Re: miscounting, could someone who knows more about it explain how we know that undercounting and overcounting have happened, and by how much? If it's on the basis of statistical modeling, how do you assess the accuracy of the numbers that modeling is based on?

(I saw one study that based a model on a previous census, but while a mismatch between the current census and the model would point to problems, how would you know that the problem lay in the current census versus the previous one?)
posted by trig at 12:57 PM on April 13 [4 favorites]


I did mine online, but I still got a paper copy last week, so I'm a bit puzzled

Most households received their invitation to respond to the 2020 Census between March 12 – 20......During this time, homes in areas that are less likely to respond online will receive a paper questionnaire (sometimes known as the census form).
posted by inflatablekiwi at 1:06 PM on April 13 [1 favorite]


Okay, I found this explanation:
The first measurements of census accuracy, called Demographic Analysis, compared independent estimates of the population with the enumeration results. The independent figures, which the Census Bureau still compiles, are built primarily using birth, death, and immigration records, as well as emigration and undocumented immigration estimates and Medicare data. Later, the Bureau developed a second check on accuracy called a post-enumeration survey, or PES. This statistically representative, independent survey is conducted after major census operations are finished; the results are then matched, household by household, with the original census results, to determine how many people were missed, counted twice, or counted in the wrong place. Those findings are then applied to demographically similar census blocks across the country to derive broader estimates
Has there been any effort to redefine the "Enumeration" required by the constitution as the result of analysis performed on the census and other sources like the PES? (Or is that already happening? I'm realizing how ignorant I am about this.)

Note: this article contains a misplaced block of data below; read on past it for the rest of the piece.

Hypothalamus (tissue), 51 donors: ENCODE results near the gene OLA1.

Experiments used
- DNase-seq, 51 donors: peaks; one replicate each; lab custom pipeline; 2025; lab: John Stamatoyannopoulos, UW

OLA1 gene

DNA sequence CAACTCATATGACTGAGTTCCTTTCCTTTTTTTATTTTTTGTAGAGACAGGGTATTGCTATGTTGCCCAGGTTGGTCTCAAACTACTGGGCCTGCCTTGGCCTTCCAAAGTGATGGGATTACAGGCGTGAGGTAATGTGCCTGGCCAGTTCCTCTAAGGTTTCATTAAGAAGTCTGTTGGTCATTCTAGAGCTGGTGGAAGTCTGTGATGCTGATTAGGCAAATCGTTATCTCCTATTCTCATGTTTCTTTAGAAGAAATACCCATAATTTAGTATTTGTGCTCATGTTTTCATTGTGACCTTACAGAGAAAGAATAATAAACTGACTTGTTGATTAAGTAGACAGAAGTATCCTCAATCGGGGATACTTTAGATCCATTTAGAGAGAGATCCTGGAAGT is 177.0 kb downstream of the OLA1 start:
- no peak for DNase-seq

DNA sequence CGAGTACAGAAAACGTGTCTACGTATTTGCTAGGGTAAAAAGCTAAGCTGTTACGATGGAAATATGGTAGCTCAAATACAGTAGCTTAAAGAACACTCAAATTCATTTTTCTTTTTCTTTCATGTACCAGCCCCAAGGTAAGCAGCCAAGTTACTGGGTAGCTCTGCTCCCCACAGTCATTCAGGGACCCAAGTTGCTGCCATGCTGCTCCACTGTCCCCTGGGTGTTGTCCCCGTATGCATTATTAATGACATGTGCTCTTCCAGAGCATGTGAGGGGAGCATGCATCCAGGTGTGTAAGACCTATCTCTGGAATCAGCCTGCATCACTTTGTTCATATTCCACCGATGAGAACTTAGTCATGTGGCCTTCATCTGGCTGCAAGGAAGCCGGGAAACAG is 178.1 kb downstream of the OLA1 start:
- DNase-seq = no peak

posted by trig at 1:06 PM on April 13 [1 favorite]


The appropriate way to do things would be to use a statistical model with sampling rather than an exact count.

I’m aware of surveys with carefully planned sampling structures… where the sampling structures are based on Census data. Like, that’s how we know how to sample and weight people in different demographic groups to make the survey representative of the US.

I’m not an expert in survey design. If the Census sampling structure were developed using a model, what would a model be based on? Previous Census data? Wouldn’t that introduce bias, if demographics have changed in ten years?
posted by snowmentality at 1:09 PM on April 13 [6 favorites]


Do most people just regularly throw away their mail, or ignore it for several weeks? I don't understand how "awareness of the census" is a widespread problem.

Honestly, I think the Census needs to rethink their approach.

The mailers look so much like junk mail, I wouldn't be surprised if a lot of them got tossed.

"You MUST reply" and "Response REQUIRED" printed in that "fake stamp" type of lettering.

I know they are kind of screwed because bulk mail has pretty much ruined the post, but surely some genius could come up with a better way.
Maybe trademark "U.S. Government Blue" envelopes and sue any junk mailer that uses them.
posted by madajb at 1:21 PM on April 13 [16 favorites]


quite a lot of the junk mail is formatted to make it look like "official" mail

This is a good point. I guess I was just prepared to see it from hearing about Trump administration attempts to make the census worse weeks in advance.
posted by Foosnark at 1:35 PM on April 13


Is there no long version this year? I recall in the (pre-intarwebs) past, people randomly got a much longer form to fill out.

We got the "American Community Survey" which we started to fill out but abandoned when it became too intrusive.

I have no problem updating how many people live here, but I'm not going to spend 40 minutes under threat of prosecution telling the government how many bathrooms I have or the address of where I worked last week.
posted by madajb at 1:42 PM on April 13 [1 favorite]